While we don’t see this coming to your local megaplex any time soon, we are starting to see the technology creep into our lives. After the break lets take a look at some examples, talk about projects we’ve covered before, and how you can get started developing your own.
The Novint Falcon is one of the first mass produced and consumer friendly versions of a haptic feedback device. With force capabilities of 2lbs and a resolution of 400dpi the unit can interact with several software programs and video games. The unit sells for around $239 and includes several compatible games.
Some inventors like [Steve Yohanan] feel robots need better response to the basic human touch. His latest creation the Haptic Creature is a small bunny that responds to touch through pressure sensors and then responds. Different forms of touch result in the creature changing it’s breathing, purring, and of course wiggling its little bunny ears.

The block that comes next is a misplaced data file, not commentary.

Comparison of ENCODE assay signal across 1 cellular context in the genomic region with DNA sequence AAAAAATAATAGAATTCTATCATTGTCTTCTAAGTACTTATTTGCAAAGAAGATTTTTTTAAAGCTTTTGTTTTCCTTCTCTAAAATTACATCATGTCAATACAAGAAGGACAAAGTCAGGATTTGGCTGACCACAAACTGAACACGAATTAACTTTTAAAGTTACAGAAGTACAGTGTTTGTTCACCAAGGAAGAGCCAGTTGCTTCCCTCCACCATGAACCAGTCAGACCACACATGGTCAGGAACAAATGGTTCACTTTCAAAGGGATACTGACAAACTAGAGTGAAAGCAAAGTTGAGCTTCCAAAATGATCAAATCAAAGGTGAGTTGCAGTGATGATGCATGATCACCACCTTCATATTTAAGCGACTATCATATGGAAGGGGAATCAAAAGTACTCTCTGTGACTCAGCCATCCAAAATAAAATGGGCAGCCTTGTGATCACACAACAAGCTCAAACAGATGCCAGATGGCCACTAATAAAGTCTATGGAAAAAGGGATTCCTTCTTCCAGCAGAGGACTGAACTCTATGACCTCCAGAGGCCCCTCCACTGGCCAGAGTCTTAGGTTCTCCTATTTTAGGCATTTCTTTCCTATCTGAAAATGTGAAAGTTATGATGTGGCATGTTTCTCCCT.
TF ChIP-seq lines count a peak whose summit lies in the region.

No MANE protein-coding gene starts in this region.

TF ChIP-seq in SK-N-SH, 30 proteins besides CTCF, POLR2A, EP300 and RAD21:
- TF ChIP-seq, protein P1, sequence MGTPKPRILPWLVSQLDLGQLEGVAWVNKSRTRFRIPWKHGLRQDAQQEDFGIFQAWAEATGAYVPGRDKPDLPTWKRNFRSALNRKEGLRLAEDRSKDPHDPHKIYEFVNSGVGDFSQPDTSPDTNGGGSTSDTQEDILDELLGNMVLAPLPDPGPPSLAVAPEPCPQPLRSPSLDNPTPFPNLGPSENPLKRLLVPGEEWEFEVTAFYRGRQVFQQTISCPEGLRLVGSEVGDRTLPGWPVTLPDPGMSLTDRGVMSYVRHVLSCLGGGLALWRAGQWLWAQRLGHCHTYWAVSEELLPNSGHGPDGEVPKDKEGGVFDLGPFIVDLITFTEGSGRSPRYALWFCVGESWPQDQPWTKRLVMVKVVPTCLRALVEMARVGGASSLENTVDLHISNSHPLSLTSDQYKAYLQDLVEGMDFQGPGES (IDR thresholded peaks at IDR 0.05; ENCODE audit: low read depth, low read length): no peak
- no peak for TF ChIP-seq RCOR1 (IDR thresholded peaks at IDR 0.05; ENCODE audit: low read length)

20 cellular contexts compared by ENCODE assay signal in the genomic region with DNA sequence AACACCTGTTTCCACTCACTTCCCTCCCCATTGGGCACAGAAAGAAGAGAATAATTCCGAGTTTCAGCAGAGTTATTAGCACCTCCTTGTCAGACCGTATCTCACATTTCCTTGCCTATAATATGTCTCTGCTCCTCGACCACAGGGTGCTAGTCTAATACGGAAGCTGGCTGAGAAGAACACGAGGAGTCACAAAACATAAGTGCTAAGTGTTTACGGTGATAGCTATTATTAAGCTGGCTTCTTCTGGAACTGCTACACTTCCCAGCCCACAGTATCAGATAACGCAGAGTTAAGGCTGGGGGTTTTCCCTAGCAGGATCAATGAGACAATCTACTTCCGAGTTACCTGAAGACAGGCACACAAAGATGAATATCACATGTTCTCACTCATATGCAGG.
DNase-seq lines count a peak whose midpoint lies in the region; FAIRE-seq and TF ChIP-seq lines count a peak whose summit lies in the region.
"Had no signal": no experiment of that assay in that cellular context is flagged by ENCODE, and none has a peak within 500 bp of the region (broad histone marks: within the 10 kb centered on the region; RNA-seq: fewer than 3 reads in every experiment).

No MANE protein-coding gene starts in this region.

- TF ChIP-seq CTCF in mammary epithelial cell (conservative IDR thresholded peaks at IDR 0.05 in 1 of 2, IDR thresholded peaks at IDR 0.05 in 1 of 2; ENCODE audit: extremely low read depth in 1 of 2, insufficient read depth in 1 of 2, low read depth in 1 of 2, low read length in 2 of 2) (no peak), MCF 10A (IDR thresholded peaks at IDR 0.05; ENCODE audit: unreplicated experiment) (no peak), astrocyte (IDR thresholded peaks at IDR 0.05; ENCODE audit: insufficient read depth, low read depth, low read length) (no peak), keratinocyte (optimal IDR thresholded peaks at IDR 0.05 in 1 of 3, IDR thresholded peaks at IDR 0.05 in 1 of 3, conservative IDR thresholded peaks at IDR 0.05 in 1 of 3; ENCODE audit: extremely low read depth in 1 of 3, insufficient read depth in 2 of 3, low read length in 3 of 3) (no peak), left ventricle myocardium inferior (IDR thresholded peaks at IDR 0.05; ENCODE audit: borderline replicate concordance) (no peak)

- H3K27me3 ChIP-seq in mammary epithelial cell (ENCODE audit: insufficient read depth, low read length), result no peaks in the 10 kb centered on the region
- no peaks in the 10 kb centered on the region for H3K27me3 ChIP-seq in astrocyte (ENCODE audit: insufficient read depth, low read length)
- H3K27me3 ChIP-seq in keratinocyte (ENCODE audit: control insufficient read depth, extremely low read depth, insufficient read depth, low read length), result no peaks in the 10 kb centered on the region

On the fun side of things, we have several toys making their way into the market with haptic feedback features built in. The Pleo being one for of the more advanced examples with it’s almost unlimited amount of responses and feedback. The toy itself is touted as something to interact with as opposed to simply control. UGOBE is also talking up its therapeutic value for both children and adults.
While some of this technology may seem out of reach of DIY, there is one organization trying to bring open source to the scene. Backed by SenseGraphic the H3D API is an open source initiative to help programmers interface with various haptic devices. Browse their hall of fame page to see what individuals and universities have done with the API. This PDF also provides a broad overview of the history of haptics.
We’ve covered a ton of haptic projects here on Hackaday: D’Groove a force feedback turntable, a personal haptic radar, a PSP with feedback, and even reverse engineering the Falcon we mentioned earlier.